Other than being in the minority categories for my aromanticism, relationship anarchy, kinkiness, genderqueerness, pansexuality, noetisexuality, and being Black, there are other specific ways in which my polyamory does not fit into the norm. There are other considerations to make and reinterpretations of many actions and freedoms that many polya people take for granted.

The average polya person in the limelight (with the exception of Kevin Patterson’s Poly Role Models) is well-off, white or white-adjacent, and normally healthy. Solo polyamorists constantly talk about autonomy, lack of enmeshment, and independence and other polyamorists set up visits with ease. Yet there are huge and gaping holes in the polya and non-monogamous relationship conversation. Very few people know what life is like for those that fall through the cracks. There aren’t many stories of the poor, the marginalized, and the mentally or physically ill and how they navigate healthy, fulfilling multiple relationships. I’ve seen a lot of polya people say that they wouldn’t date someone with a mental disorder.

There are many people that I know who are polya and have less than perfect health. A friend of mine was recently diagnosed as autistic and has been experiencing close-mindedness and ignorance in the poly and kink communities. A blogger I follow has borderline personality disorder and writes deeply moving posts about his experiences in relationships from his unique perspective. I’ve been writing stories (and “living the life”) for nearly 20 years about the people you never hear about in the media, the situations that rarely get discussed elsewhere, and the ways that these unique people handle their circumstances.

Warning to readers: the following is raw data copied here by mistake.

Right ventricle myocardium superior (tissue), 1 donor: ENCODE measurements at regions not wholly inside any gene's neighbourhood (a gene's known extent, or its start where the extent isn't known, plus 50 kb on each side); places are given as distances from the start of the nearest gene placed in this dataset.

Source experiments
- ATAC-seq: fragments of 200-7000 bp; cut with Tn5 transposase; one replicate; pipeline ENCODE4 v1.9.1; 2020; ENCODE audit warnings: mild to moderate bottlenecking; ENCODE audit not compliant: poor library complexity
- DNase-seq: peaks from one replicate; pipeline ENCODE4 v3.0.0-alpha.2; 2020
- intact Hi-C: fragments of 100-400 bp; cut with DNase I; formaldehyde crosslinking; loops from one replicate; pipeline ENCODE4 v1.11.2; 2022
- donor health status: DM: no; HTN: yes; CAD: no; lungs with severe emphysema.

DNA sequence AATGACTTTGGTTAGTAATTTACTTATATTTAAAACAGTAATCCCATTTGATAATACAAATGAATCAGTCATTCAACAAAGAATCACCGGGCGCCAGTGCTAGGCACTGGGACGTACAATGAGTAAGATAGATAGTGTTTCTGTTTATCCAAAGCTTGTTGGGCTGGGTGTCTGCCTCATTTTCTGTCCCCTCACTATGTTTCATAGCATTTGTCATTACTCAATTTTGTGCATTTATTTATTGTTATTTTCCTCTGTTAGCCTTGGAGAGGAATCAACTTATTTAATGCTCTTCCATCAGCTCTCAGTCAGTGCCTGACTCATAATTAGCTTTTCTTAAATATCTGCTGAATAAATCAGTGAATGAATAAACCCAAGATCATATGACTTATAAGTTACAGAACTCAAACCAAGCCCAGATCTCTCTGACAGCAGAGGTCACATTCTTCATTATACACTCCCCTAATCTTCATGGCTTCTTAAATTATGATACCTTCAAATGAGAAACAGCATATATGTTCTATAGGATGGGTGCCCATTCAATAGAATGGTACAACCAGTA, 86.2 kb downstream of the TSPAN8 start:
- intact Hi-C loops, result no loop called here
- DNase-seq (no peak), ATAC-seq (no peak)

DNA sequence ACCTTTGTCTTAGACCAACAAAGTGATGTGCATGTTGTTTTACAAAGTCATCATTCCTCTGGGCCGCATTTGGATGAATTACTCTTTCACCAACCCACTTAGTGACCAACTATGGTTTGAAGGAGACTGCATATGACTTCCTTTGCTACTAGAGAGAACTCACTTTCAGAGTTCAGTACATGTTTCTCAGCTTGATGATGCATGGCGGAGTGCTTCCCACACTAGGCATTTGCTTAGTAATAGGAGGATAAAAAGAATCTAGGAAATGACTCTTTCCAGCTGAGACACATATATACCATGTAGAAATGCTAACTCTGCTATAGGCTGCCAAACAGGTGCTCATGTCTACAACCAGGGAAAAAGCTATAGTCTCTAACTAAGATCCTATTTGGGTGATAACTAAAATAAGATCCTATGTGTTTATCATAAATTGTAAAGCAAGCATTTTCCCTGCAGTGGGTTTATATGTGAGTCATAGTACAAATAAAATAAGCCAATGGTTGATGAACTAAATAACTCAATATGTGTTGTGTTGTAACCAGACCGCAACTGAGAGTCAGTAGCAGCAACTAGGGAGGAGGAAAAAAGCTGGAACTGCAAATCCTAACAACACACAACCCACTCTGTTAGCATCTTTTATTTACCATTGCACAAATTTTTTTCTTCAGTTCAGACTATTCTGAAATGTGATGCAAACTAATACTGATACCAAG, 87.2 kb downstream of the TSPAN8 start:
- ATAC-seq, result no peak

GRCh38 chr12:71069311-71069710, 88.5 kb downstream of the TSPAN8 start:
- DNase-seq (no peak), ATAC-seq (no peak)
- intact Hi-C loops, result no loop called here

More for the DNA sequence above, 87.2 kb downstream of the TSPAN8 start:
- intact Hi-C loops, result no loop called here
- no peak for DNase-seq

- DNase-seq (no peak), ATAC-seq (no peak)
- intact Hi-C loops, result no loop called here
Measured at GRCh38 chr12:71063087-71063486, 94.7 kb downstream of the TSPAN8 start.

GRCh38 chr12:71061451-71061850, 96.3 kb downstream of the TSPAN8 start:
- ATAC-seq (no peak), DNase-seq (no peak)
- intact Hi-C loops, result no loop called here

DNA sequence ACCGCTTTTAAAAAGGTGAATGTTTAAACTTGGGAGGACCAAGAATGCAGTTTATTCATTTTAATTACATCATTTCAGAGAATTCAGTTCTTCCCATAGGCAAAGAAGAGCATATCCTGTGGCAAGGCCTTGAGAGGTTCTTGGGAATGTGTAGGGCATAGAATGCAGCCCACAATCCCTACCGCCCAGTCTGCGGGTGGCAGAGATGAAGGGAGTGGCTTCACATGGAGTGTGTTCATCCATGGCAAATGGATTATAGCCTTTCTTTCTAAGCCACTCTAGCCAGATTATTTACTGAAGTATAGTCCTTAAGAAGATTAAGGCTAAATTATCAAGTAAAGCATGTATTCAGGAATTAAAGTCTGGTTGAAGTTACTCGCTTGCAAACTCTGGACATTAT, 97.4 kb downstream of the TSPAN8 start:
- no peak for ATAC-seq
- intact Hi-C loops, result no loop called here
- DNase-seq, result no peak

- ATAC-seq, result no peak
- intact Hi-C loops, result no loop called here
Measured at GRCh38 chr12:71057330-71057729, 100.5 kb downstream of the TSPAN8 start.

Being poor or disabled can present their own obstacles for expressing one’s polyamorous leanings. There aren’t as many resources for people like me. But as the more visible polyamorous communities create new resources and expand the social narrative, so it is my hope that more people of color, people allergic to weird things, and those who aren’t the epitome of health can share and create resources to generate understanding, education, and community as well.
Nearly every relationship you have when you’re poor is like a long-distance relationship, or at least that’s been my experience. Unless you live in the same neighborhood regular travel and conferences and outings can become prohibitively expensive. Technology helps if you can afford it or have access to it.

You learn to treasure the moments you can be together all the more. You learn to be okay with being alone most of the time. You definitely learn to appreciate the little things. And you know with absolute certainty that you may not have all of your needs met. It takes a special kind of patience and maturity to deal with the cancelled dates, limits on time, and isolation that come so much more often when you’re poor and/or spoonie. I liken being poor to being in emergency mode more often than not.